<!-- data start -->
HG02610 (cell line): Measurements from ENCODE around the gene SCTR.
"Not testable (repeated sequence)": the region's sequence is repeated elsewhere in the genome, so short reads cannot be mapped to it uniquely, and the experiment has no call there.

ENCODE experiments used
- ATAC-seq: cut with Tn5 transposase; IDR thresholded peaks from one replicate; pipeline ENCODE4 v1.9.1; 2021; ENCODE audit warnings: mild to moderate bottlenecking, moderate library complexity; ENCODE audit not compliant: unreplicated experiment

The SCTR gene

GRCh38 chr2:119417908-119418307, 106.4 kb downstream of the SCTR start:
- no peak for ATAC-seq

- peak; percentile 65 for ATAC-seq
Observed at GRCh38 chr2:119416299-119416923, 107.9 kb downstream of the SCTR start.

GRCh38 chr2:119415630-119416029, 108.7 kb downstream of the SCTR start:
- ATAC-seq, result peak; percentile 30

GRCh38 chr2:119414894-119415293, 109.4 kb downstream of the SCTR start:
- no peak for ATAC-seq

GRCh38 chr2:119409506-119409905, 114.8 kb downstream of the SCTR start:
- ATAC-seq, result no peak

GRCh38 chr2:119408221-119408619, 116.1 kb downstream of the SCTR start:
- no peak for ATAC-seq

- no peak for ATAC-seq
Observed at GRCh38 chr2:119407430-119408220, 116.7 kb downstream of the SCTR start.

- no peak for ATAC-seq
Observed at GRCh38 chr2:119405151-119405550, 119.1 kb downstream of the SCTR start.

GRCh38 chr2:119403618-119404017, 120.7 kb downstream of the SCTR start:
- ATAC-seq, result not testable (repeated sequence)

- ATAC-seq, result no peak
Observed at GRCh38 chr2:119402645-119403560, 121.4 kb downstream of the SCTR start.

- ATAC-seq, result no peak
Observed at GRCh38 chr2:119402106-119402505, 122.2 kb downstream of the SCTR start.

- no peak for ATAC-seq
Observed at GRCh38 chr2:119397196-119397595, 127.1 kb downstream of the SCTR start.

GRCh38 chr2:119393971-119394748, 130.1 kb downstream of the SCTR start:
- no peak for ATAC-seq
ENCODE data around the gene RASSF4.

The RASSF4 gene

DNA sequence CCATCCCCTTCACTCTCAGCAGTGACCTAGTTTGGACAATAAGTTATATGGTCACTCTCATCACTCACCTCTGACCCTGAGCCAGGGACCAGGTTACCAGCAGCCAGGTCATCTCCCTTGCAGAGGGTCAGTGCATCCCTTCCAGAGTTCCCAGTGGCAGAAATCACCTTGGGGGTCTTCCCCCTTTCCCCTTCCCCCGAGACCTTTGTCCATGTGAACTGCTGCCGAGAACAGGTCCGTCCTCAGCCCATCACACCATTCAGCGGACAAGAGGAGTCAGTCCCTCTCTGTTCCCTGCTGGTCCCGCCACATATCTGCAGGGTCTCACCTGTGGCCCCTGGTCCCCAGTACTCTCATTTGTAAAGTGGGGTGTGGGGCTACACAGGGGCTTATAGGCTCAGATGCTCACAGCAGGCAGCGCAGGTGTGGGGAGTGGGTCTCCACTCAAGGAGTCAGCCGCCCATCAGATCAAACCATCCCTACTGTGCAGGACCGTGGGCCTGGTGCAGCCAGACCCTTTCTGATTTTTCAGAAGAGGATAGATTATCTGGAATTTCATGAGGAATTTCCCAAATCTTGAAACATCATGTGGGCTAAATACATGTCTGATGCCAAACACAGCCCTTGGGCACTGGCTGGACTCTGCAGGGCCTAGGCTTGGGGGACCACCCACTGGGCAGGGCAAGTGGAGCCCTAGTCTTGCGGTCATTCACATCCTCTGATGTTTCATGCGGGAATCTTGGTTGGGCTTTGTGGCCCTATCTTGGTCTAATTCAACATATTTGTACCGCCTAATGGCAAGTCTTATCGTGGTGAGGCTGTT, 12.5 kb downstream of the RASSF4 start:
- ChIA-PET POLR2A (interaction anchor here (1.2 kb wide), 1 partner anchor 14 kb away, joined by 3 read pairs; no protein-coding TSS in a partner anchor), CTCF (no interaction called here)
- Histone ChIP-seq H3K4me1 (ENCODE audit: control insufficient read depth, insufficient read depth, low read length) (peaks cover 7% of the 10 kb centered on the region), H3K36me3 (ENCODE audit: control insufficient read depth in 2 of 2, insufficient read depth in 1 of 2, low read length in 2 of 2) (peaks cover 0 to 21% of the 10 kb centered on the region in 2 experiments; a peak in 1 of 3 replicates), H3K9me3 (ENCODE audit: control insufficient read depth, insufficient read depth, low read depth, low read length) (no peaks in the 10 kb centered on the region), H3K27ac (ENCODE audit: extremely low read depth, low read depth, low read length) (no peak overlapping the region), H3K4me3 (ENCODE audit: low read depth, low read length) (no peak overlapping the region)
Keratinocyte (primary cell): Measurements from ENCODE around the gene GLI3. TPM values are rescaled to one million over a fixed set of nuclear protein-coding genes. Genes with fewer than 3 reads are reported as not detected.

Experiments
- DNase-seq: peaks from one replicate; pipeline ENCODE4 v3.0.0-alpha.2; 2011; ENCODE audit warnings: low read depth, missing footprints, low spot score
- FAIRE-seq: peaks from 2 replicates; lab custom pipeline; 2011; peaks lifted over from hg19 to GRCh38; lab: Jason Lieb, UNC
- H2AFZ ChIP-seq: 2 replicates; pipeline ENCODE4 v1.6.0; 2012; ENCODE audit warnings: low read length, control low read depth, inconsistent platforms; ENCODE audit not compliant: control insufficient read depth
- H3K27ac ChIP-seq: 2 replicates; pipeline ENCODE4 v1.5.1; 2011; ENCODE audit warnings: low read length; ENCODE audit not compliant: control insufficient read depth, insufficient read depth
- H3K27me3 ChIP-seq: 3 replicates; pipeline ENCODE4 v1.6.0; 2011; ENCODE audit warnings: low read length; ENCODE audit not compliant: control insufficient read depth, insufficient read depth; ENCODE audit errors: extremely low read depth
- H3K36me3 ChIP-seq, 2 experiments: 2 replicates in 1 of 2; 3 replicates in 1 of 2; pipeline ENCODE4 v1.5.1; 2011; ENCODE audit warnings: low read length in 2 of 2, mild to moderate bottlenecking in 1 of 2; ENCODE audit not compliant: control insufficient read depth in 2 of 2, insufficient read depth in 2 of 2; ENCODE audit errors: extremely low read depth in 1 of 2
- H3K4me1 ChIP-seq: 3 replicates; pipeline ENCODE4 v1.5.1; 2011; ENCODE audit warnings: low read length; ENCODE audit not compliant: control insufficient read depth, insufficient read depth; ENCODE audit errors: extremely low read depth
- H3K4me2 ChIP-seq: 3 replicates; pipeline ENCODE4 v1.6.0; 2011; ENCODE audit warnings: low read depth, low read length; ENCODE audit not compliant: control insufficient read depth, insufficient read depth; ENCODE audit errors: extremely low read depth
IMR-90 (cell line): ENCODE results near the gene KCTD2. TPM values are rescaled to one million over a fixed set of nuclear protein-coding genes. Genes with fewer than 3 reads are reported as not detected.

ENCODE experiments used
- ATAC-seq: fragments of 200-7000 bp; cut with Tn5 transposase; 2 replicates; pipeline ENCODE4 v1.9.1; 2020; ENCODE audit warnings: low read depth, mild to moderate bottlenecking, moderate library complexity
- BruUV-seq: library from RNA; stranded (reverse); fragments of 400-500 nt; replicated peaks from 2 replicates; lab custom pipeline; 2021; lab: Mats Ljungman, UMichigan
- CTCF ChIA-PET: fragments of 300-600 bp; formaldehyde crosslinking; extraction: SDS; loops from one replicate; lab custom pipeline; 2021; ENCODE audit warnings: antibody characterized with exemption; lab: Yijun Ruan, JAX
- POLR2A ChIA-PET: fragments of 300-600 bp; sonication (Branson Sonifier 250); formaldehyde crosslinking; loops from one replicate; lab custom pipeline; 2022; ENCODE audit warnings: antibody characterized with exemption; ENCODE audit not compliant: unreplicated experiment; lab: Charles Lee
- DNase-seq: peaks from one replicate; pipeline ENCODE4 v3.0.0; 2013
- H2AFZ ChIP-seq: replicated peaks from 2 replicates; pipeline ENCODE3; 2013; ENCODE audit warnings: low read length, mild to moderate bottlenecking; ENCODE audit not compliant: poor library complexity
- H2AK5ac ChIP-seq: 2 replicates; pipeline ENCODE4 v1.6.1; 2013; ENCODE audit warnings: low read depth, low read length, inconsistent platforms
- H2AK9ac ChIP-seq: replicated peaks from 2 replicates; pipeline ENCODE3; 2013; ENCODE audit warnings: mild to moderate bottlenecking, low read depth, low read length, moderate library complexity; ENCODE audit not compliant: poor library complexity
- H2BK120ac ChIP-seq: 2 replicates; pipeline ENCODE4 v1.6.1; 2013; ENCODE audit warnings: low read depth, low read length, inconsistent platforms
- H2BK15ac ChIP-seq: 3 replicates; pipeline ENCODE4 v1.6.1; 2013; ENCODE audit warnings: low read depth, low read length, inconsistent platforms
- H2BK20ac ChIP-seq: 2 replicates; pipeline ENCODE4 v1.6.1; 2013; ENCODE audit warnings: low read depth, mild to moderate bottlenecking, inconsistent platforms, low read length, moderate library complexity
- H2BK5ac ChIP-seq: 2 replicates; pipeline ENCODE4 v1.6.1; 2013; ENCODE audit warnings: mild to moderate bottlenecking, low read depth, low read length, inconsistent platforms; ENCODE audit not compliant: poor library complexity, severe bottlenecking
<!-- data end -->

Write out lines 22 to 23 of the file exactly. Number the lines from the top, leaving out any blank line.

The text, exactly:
GRCh38 chr2:119403618-119404017, 120.7 kb downstream of the SCTR start:
- ATAC-seq, result not testable (repeated sequence)